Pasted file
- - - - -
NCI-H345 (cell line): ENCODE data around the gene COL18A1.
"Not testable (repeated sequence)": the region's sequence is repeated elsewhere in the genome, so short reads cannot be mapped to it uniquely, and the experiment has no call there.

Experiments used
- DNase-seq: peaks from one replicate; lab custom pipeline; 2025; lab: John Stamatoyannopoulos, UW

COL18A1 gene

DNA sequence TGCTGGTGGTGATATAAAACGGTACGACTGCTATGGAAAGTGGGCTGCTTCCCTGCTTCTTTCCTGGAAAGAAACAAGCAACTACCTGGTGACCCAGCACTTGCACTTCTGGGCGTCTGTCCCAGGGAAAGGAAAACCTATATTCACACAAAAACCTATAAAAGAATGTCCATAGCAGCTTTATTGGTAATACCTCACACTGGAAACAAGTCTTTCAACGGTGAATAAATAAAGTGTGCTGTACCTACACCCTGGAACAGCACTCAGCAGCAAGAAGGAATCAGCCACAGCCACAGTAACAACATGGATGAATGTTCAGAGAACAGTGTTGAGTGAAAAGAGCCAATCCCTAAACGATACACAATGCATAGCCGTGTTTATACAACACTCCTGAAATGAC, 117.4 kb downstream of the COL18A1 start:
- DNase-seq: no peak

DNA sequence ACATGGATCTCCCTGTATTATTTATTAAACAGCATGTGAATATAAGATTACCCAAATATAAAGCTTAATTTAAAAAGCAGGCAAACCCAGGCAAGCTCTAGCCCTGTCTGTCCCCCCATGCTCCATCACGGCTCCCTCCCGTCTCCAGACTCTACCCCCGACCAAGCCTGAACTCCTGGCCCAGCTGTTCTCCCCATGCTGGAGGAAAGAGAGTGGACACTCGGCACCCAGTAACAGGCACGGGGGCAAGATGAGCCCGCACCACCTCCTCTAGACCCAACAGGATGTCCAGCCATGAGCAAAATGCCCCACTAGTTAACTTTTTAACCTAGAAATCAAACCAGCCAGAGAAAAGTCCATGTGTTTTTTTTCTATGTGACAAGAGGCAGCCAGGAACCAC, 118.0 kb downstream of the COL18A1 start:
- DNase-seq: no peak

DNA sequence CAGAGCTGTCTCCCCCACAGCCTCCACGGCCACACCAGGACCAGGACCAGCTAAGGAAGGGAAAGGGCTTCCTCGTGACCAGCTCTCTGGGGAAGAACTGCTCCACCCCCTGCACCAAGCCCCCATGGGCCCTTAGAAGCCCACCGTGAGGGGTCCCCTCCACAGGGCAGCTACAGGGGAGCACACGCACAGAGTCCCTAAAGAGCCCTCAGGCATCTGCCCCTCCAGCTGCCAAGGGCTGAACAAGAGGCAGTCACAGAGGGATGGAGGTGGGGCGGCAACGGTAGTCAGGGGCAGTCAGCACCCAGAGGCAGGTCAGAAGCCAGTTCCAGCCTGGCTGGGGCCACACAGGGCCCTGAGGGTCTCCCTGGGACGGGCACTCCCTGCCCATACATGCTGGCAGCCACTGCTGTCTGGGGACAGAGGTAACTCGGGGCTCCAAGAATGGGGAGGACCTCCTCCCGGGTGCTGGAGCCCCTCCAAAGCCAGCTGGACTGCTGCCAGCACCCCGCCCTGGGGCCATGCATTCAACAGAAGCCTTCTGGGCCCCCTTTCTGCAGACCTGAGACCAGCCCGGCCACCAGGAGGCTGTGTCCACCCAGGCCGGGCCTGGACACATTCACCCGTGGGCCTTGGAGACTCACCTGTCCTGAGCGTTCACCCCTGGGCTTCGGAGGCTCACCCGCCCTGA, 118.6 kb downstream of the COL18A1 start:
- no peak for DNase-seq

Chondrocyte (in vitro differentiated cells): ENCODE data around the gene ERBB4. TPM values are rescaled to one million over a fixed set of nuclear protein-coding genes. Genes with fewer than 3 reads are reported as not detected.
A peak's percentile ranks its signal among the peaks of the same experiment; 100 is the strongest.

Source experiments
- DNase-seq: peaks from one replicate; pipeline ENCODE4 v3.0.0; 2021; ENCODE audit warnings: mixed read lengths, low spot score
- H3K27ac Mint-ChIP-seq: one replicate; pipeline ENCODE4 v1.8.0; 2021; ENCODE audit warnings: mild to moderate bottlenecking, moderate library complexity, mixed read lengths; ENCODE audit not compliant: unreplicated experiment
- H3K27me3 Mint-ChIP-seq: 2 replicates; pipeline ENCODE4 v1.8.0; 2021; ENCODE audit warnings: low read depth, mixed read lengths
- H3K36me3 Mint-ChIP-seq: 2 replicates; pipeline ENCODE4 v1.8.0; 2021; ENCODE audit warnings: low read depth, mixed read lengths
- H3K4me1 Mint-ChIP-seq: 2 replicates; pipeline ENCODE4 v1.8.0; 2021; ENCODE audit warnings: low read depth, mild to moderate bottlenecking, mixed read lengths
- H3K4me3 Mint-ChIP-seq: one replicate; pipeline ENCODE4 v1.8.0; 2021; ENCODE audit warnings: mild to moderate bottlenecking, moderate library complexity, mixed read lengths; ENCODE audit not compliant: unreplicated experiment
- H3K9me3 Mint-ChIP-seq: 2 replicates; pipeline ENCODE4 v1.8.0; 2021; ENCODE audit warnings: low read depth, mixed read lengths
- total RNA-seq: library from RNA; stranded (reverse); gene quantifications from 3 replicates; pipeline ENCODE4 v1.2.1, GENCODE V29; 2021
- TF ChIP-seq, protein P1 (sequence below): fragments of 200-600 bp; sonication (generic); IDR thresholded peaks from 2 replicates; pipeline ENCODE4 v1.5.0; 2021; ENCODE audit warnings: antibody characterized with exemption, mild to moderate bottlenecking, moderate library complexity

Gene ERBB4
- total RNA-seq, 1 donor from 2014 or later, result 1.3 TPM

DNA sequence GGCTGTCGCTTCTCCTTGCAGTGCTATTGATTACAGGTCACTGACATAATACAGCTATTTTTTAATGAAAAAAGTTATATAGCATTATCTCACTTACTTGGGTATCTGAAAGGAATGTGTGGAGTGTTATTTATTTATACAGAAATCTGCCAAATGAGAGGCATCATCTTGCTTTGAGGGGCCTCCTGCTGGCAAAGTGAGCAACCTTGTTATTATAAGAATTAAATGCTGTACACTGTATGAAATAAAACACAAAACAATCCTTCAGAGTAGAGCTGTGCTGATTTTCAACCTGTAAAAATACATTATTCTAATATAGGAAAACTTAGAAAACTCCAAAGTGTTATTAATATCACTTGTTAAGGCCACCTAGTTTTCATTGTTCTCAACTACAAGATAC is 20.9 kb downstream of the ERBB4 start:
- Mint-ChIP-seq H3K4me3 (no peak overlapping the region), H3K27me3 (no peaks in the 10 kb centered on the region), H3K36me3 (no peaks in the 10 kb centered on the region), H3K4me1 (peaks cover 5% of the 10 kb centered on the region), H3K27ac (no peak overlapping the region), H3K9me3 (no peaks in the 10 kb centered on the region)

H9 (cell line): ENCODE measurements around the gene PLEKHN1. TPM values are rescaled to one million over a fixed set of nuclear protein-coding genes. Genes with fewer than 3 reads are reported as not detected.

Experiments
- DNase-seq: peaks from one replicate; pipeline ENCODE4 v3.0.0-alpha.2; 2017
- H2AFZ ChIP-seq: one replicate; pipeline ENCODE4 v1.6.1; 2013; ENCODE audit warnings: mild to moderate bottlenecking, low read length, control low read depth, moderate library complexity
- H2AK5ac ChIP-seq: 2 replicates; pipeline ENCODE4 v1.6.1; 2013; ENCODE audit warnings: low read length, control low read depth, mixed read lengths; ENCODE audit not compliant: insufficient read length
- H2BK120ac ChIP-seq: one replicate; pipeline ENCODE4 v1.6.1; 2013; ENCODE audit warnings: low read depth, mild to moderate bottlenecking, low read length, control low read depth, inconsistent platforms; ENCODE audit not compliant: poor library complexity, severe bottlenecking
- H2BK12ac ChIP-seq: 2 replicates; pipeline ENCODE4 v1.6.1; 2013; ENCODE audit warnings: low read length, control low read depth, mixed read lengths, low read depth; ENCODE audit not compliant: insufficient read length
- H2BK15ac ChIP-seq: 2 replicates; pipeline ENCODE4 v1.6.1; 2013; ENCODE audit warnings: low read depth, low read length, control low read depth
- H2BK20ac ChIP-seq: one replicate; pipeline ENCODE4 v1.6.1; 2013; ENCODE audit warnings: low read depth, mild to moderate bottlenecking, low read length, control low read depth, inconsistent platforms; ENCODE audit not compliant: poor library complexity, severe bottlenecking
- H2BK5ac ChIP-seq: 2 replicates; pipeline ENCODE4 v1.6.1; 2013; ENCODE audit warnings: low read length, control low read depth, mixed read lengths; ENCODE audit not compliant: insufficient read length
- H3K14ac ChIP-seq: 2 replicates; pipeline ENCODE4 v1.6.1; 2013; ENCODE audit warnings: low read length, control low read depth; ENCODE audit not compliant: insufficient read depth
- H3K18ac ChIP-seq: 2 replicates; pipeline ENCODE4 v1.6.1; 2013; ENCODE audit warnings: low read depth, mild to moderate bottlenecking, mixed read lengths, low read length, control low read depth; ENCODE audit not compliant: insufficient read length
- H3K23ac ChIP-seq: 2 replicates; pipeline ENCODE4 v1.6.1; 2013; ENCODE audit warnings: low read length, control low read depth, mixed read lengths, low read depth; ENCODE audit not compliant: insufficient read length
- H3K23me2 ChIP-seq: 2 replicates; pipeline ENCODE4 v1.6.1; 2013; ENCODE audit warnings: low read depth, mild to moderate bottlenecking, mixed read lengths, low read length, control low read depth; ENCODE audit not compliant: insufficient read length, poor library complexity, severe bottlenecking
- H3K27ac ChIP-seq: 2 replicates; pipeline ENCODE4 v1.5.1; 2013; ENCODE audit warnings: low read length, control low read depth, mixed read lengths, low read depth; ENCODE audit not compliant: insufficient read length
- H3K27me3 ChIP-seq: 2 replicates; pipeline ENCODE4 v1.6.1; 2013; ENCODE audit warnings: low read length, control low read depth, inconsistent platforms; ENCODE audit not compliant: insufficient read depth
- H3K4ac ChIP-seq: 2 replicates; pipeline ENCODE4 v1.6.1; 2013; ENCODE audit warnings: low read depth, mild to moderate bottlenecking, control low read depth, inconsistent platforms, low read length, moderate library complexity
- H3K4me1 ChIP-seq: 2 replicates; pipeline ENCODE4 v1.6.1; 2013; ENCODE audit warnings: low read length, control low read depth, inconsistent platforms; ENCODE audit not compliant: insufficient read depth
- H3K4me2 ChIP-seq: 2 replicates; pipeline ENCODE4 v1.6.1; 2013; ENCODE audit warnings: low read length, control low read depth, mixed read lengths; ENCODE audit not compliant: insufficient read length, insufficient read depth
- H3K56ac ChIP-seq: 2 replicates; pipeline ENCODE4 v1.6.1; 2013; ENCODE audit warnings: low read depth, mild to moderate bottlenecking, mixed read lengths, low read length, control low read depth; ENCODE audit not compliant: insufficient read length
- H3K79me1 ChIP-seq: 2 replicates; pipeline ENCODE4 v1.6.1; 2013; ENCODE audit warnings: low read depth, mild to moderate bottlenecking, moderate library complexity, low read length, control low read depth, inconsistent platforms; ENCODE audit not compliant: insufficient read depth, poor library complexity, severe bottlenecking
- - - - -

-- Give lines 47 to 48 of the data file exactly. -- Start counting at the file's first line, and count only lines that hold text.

- H3K56ac ChIP-seq: 2 replicates; pipeline ENCODE4 v1.6.1; 2013; ENCODE audit warnings: low read depth, mild to moderate bottlenecking, mixed read lengths, low read length, control low read depth; ENCODE audit not compliant: insufficient read length
- H3K79me1 ChIP-seq: 2 replicates; pipeline ENCODE4 v1.6.1; 2013; ENCODE audit warnings: low read depth, mild to moderate bottlenecking, moderate library complexity, low read length, control low read depth, inconsistent platforms; ENCODE audit not compliant: insufficient read depth, poor library complexity, severe bottlenecking